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The year of shutting up


If you have a heart, this year broke it. There were cops murderingblack people and getting away with it, dudes on 4chan harassing women, and new rape allegations against Bill Cosby. We had the Islamic State, Ebola, Elliot Rodger, the torture report, and Republican victories—something for everyone to despair about. And social media disastrously amplified every new load of garbage thrown on the trash fire that was 2014. 

The best innovations in tech this year were all about shutting people up.

There were a few spots of solidarity and community that couldn't have happened without the Internet, including #YesAllWomen and #BlackLivesMatter. But the fact that these movements happened openly on social media also made them instantly vulnerable to responses that were at best oppositional, at worst nakedly hostile. Even the remedies, when digital, invited further illness.

That's why the best innovations in tech this year were all about shutting people up. Between Twitter's new mute function and third-party auto-block services like Block Together, 2014 was the year we finally realized that to save social media, we need to make it less social.

In August, discussing how Twitter had started to feel ugly and difficult, designer Frank Chimero wrote about a really useful metaphor: the intimacy gradient, invented by architect Christopher Alexander.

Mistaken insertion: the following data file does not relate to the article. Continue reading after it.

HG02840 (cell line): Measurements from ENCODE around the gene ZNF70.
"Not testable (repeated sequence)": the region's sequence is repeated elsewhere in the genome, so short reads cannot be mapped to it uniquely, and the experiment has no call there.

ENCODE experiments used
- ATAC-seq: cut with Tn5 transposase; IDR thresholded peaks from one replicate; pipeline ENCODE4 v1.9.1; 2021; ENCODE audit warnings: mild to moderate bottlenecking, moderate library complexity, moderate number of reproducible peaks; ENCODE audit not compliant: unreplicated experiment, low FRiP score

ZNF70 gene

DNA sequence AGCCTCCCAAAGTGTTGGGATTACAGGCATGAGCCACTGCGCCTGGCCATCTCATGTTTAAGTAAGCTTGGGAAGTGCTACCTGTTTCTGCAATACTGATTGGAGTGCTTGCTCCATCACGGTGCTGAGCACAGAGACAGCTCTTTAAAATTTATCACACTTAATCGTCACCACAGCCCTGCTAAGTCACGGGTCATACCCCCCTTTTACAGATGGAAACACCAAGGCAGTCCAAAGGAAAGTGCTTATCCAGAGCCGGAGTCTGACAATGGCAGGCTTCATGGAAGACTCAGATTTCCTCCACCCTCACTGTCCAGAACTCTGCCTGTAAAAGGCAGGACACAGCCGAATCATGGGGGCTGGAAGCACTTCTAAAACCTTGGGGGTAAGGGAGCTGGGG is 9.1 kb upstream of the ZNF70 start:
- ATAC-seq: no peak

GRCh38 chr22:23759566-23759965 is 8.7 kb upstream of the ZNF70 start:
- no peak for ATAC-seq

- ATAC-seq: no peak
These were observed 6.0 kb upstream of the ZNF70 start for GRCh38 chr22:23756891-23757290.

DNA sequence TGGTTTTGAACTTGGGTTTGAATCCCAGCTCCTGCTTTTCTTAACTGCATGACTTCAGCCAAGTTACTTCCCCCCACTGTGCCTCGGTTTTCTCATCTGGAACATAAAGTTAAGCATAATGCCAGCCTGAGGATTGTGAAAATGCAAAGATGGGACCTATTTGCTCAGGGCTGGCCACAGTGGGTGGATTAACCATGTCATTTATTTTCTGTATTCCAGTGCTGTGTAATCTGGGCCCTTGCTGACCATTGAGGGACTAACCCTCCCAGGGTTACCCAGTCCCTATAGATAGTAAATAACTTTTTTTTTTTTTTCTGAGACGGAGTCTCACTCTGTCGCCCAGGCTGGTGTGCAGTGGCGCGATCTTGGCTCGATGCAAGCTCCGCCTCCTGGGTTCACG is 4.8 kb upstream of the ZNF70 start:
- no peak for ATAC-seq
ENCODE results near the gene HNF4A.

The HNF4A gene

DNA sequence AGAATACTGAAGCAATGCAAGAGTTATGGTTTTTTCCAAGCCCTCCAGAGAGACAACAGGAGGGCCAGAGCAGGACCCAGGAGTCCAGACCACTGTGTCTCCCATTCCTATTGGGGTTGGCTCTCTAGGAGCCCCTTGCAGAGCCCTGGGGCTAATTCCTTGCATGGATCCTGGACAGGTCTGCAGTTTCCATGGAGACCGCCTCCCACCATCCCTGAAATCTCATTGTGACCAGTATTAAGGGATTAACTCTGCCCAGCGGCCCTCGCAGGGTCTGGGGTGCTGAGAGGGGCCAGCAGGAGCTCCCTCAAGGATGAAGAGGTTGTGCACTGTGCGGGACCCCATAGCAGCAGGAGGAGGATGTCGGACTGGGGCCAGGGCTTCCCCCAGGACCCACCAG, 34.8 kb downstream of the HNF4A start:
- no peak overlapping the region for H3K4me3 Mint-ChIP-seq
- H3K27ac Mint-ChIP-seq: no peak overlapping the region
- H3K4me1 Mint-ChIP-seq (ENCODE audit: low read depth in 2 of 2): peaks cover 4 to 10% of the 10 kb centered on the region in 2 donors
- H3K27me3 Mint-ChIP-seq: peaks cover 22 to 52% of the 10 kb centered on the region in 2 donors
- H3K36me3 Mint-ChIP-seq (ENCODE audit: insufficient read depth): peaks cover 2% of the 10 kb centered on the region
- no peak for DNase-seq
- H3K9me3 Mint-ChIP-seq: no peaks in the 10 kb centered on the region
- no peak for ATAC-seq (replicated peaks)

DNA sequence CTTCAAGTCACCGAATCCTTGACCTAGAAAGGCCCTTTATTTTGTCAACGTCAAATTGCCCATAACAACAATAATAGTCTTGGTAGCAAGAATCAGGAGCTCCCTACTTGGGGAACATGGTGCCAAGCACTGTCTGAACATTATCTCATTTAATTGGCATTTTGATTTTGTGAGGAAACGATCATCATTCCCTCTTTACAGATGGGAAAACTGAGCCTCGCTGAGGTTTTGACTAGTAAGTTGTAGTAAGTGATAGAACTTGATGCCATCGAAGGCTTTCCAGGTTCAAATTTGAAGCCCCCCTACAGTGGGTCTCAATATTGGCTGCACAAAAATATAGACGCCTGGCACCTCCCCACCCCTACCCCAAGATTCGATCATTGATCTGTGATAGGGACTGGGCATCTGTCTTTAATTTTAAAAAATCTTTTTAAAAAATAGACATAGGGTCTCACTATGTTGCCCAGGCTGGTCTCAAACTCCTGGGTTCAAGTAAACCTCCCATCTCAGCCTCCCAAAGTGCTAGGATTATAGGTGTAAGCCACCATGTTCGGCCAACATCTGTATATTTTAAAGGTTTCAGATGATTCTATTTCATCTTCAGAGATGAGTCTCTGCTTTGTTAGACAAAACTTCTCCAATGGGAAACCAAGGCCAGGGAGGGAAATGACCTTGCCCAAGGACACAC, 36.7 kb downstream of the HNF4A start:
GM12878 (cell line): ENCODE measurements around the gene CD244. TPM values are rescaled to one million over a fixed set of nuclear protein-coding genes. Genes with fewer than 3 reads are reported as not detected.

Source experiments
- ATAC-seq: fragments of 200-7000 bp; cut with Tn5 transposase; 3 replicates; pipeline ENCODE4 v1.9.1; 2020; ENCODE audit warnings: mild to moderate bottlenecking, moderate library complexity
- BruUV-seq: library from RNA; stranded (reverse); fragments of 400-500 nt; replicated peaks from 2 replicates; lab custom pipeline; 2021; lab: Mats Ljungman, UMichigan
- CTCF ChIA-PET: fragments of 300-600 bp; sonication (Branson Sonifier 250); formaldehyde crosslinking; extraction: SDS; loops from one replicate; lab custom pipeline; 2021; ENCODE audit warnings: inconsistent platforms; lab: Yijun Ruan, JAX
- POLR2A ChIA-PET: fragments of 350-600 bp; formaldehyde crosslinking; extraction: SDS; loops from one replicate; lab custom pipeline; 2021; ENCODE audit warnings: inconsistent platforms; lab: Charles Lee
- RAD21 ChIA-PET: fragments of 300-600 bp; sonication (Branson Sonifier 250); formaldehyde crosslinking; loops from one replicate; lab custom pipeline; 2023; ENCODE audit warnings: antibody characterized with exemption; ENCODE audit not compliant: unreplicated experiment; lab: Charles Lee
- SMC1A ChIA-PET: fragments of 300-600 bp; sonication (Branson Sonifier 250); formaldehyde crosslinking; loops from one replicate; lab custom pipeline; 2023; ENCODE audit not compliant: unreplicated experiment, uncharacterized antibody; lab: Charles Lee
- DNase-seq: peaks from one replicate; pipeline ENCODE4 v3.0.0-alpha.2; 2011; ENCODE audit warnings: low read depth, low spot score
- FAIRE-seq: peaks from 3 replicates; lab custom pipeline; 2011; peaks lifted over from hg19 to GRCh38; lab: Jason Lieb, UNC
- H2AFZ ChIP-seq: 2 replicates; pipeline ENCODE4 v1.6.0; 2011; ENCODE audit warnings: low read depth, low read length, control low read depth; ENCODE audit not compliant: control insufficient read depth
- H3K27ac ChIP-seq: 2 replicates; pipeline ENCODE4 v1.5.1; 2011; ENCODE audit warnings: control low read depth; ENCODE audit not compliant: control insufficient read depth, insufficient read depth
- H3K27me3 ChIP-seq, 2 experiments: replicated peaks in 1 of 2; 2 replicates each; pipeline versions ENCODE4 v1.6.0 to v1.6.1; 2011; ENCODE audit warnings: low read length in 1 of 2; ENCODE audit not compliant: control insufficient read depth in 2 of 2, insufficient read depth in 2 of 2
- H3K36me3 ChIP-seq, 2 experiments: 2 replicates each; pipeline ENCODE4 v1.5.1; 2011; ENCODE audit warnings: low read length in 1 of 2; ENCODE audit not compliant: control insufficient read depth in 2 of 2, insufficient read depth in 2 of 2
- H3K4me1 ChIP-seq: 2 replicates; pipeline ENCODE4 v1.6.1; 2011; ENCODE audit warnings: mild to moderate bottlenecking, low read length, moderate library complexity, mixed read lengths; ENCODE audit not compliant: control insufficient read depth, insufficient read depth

Christopher Alexander made a great diagram, a spectrum of privacy: street to sidewalk to porch to living room to bedroom. I think for many of us Twitter started as the porch—our space, our friends, with the occasional neighborhood passerby. As the service grew and we gained followers, we slid across the spectrum of privacy into the street.

Of course, the things you say on your porch are much different than what you’d say on the street. But if the porch turned into the street without you noticing, there’d be a few painful months before you realized you needed to change how you spoke.

By the end of 2014, we all understood that Twitter and Facebook were streets. You might envision a restricted audience, believing that your follower count was a reflection of your reach, but that imaginary scope wouldn't protect you from having your words catapulted into public view. And as Chimero points out, knowing that Twitter can be extremely public affects how we choose to interact; the things you say on the street are different from what you might say in more intimate spaces. 

We have the ability to kneecap trolls who create endless burner accounts to get around blocks.

But while we were coming to terms with a more exposed Twitter, it was also becoming something else—more hostile, more cruel. At this point it's probably best represented by as a town square, with a sinister platform in the middle. The bedroom, the living room, the porch, the street, the pillory.

This year, though, we found ways to turn this seething, bloodthirsty town square back into something a little more welcoming and domestic.